Today, we wrap up our look back at the 2008 amateur draft. It usually takes about five years to get a true picture of how teams did in a given draft, but we can definitely get a good feel for how clubs fared in ’08. We previously reviewed the American League: AL West, the AL Central and the AL East, as well as the other National League clubs: NL West and the NL Central.
The first three rounds are listed for each team, plus any other above-slot signees.
(X = Signed to Over-Slot Deal; S = Supplemental Round; DNS = Did Not Sign)
The New York Mets
1st. Ike Davis, OF, Arizona State
1st. Reese Havens, IF, South Carolina
1S. Brad Holt, RHP, UNC Wilmington
2nd. Javier Rodriguez, OF, Puerto Rico HS
3rd. Kirk Nieuwenhuis, OF, Cal NAIA
Davis has turned out to be one of the best hitters from the ’08 draft. Already in his second season with the Mets, he’s currently hitting .302/.383/.543 in 129 at-bats. He’s a building block that this organization sorely needs. Havens has also shown flashes of potential but he’s been inconsistent and oft-injured. I’m not sold on him being a big league regular, but he could develop into a solid platoon or part-time hitter. Holt has seen a lot of ups-and-downs in his career. He’s settled down in his third try at double-A but his control remains a work in progress (20 walks in 34.2 innings). Rodriguez has not developed as hoped. Nieuwenhuis, on the other hand, is looking good in triple-A and could develop into an everyday outfielder. He’s currently hitting .312/.416/.567 in 39 games. He’s striking out a lot, but he’s also showing solid patience and good gap power. Southpaw Mark Cohoon (12th round) could settle in as a fifth starter or middle reliever.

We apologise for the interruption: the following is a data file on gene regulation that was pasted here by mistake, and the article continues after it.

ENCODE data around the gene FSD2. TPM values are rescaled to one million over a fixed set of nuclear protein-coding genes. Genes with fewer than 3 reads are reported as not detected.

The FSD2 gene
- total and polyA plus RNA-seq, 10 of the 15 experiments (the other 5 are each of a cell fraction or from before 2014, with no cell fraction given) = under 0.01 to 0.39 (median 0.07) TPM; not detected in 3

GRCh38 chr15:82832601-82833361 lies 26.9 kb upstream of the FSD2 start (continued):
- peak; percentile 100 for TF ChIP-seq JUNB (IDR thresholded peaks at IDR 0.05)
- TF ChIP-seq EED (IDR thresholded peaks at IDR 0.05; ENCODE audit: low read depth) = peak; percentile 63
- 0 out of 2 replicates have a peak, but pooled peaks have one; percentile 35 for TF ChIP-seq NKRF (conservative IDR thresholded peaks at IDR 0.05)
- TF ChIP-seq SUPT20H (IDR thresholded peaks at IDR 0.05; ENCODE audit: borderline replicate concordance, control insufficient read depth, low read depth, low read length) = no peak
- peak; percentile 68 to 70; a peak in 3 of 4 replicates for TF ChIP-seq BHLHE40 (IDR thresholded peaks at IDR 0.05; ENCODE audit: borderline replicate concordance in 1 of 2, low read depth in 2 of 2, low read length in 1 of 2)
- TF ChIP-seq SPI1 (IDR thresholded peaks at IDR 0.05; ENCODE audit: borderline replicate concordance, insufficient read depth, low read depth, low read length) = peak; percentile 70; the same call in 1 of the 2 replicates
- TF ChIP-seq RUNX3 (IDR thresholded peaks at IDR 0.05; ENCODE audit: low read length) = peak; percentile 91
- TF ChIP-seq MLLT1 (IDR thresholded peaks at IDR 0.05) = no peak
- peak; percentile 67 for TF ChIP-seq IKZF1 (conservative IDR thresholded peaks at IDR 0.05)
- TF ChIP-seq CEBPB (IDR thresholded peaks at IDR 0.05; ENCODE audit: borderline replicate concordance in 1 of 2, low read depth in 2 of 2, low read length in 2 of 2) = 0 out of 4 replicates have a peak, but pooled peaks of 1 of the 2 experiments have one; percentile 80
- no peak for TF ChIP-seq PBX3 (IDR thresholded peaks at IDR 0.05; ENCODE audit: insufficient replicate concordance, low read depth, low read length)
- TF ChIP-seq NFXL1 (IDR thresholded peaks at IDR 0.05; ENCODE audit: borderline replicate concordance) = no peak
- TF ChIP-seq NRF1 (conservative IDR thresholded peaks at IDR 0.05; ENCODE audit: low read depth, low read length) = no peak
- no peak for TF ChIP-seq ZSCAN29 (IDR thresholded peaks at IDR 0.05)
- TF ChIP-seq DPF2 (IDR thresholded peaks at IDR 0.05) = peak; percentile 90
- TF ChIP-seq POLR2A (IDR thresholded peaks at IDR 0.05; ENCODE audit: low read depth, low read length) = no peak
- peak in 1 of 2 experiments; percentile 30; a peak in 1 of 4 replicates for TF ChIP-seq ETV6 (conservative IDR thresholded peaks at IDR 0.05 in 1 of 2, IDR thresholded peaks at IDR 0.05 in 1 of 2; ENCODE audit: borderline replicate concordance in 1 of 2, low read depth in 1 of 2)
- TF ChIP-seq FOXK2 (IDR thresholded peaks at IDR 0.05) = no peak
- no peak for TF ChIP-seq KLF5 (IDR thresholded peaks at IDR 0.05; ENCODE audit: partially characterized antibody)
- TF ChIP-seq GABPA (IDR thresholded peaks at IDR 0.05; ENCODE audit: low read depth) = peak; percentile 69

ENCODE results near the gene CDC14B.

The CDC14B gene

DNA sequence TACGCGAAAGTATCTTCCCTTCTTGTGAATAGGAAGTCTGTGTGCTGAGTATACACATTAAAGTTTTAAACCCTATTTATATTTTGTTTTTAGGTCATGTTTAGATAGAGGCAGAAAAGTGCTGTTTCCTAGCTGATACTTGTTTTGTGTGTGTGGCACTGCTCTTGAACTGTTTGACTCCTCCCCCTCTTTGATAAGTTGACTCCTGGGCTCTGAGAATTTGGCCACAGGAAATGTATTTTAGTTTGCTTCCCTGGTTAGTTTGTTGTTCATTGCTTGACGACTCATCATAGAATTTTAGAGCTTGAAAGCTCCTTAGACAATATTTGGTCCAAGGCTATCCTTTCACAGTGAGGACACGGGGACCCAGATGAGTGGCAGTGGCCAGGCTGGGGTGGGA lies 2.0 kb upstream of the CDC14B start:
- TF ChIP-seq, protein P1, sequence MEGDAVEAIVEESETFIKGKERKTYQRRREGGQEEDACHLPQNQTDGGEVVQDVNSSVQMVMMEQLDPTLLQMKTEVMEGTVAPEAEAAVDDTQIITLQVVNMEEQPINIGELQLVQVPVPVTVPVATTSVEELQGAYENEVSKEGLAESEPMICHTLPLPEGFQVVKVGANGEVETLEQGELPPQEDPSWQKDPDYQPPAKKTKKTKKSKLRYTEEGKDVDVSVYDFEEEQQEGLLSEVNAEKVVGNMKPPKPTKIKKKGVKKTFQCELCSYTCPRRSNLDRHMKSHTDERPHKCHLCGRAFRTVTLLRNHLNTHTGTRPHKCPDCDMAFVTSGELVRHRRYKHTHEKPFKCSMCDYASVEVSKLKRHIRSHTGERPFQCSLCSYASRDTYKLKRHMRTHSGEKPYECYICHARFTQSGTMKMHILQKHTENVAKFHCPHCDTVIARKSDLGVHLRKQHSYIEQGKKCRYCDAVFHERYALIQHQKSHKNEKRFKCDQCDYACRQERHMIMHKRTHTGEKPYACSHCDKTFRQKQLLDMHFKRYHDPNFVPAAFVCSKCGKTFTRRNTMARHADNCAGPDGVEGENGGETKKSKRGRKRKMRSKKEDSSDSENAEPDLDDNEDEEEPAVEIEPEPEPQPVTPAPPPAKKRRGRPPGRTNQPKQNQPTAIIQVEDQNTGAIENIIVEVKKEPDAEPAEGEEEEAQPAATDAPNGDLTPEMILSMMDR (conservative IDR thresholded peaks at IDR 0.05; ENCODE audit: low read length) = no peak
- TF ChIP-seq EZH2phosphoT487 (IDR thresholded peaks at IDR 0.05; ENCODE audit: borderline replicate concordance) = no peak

The Atlanta Braves
1S. Brett DeVall, LHP, Florida HS
2nd. Tyler Stovall, LHP, Alabama HS
2nd. Zeke Spruill, RHP, Georgia HS
3rd. Craig Kimbrel, RHP, Alabama CC
6thx – Adam Milligan, OF, Tennessee CC
10thx – J.J. Hoover, RHP, Alabama CC
Veteran starter Tom Glavine cost the Braves organization its first round pick, but the club tried to make up for it by taking a large number of raw, high-upside arms. DeVall was released this spring. Stovall has been moved to the bullpen and has yet to get out of low-A ball. Spruill has battled some injuries but he’s throwing well in high-A and has the ceiling of a No. 3 starter. Kimbrel has already secured his role as a high-leverage MLB reliever despite command issues. Hoover looks like a 10th-round steal and could develop into a solid No. 3 or 4 starter. Milligan got off to a stellar start to his pro career in ’09 but has yet to fully recover from missing much of 2010 due to injuries. Brett Oberholtzer (8th round) is looking to help the club forget its early misses. He has developed into a potential No. 2 or 3 starter and currently has 44 strikeouts in 49.1 double-A innings at the age of 21. Keep an eye on sleepers Paul Clemens (7th) and Richard Sullivan (11th). Both could develop into solid relievers at the MLB level. Clemens has an outside shot at sticking in the rotation, but might be best-suited to shorter appearances. Only injuries will likely keep Anthony Rendon (27th) from going first overall in the ’11 draft.